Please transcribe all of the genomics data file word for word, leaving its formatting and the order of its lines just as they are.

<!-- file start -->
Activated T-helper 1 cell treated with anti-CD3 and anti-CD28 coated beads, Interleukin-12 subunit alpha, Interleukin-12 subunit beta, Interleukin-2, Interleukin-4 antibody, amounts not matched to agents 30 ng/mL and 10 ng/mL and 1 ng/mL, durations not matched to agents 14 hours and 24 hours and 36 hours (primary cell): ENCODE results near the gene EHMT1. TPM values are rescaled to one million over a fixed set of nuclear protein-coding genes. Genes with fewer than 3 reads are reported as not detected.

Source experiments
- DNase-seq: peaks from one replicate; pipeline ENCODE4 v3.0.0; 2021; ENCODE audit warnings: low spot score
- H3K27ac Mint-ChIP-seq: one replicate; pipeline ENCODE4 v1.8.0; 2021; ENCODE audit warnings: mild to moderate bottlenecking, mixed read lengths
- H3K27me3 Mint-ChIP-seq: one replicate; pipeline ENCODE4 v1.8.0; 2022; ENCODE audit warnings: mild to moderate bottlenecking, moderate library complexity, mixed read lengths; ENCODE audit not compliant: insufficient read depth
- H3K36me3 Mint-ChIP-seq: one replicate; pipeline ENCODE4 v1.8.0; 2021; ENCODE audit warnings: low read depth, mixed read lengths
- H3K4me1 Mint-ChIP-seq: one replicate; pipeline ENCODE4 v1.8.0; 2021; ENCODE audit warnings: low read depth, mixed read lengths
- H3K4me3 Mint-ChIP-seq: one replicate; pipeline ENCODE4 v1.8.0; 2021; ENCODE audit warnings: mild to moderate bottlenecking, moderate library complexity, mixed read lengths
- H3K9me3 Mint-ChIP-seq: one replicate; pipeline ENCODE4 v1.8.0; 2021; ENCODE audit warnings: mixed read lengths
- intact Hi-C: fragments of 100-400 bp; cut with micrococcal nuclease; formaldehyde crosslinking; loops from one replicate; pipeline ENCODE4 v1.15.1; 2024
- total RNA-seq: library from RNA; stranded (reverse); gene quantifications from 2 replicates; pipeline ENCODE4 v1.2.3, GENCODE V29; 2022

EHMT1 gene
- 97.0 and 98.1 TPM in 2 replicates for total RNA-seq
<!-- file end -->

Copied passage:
Activated T-helper 1 cell treated with anti-CD3 and anti-CD28 coated beads, Interleukin-12 subunit alpha, Interleukin-12 subunit beta, Interleukin-2, Interleukin-4 antibody, amounts not matched to agents 30 ng/mL and 10 ng/mL and 1 ng/mL, durations not matched to agents 14 hours and 24 hours and 36 hours (primary cell): ENCODE results near the gene EHMT1. TPM values are rescaled to one million over a fixed set of nuclear protein-coding genes. Genes with fewer than 3 reads are reported as not detected.

Source experiments
- DNase-seq: peaks from one replicate; pipeline ENCODE4 v3.0.0; 2021; ENCODE audit warnings: low spot score
- H3K27ac Mint-ChIP-seq: one replicate; pipeline ENCODE4 v1.8.0; 2021; ENCODE audit warnings: mild to moderate bottlenecking, mixed read lengths
- H3K27me3 Mint-ChIP-seq: one replicate; pipeline ENCODE4 v1.8.0; 2022; ENCODE audit warnings: mild to moderate bottlenecking, moderate library complexity, mixed read lengths; ENCODE audit not compliant: insufficient read depth
- H3K36me3 Mint-ChIP-seq: one replicate; pipeline ENCODE4 v1.8.0; 2021; ENCODE audit warnings: low read depth, mixed read lengths
- H3K4me1 Mint-ChIP-seq: one replicate; pipeline ENCODE4 v1.8.0; 2021; ENCODE audit warnings: low read depth, mixed read lengths
- H3K4me3 Mint-ChIP-seq: one replicate; pipeline ENCODE4 v1.8.0; 2021; ENCODE audit warnings: mild to moderate bottlenecking, moderate library complexity, mixed read lengths
- H3K9me3 Mint-ChIP-seq: one replicate; pipeline ENCODE4 v1.8.0; 2021; ENCODE audit warnings: mixed read lengths
- intact Hi-C: fragments of 100-400 bp; cut with micrococcal nuclease; formaldehyde crosslinking; loops from one replicate; pipeline ENCODE4 v1.15.1; 2024
- total RNA-seq: library from RNA; stranded (reverse); gene quantifications from 2 replicates; pipeline ENCODE4 v1.2.3, GENCODE V29; 2022

EHMT1 gene
- 97.0 and 98.1 TPM in 2 replicates for total RNA-seq